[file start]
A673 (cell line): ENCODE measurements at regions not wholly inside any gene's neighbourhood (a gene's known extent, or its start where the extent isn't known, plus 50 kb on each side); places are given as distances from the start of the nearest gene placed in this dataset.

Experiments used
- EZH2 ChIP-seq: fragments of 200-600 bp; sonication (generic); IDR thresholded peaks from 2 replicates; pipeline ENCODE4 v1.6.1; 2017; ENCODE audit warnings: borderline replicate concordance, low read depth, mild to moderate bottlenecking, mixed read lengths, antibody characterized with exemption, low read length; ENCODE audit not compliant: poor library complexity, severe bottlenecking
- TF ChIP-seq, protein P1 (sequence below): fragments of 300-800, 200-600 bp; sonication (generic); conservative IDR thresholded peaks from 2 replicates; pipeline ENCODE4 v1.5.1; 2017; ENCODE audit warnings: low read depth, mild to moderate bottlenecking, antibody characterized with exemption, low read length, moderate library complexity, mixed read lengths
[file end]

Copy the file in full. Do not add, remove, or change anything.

A673 (cell line): ENCODE measurements at regions not wholly inside any gene's neighbourhood (a gene's known extent, or its start where the extent isn't known, plus 50 kb on each side); places are given as distances from the start of the nearest gene placed in this dataset.

Experiments used
- EZH2 ChIP-seq: fragments of 200-600 bp; sonication (generic); IDR thresholded peaks from 2 replicates; pipeline ENCODE4 v1.6.1; 2017; ENCODE audit warnings: borderline replicate concordance, low read depth, mild to moderate bottlenecking, mixed read lengths, antibody characterized with exemption, low read length; ENCODE audit not compliant: poor library complexity, severe bottlenecking
- TF ChIP-seq, protein P1 (sequence below): fragments of 300-800, 200-600 bp; sonication (generic); conservative IDR thresholded peaks from 2 replicates; pipeline ENCODE4 v1.5.1; 2017; ENCODE audit warnings: low read depth, mild to moderate bottlenecking, antibody characterized with exemption, low read length, moderate library complexity, mixed read lengths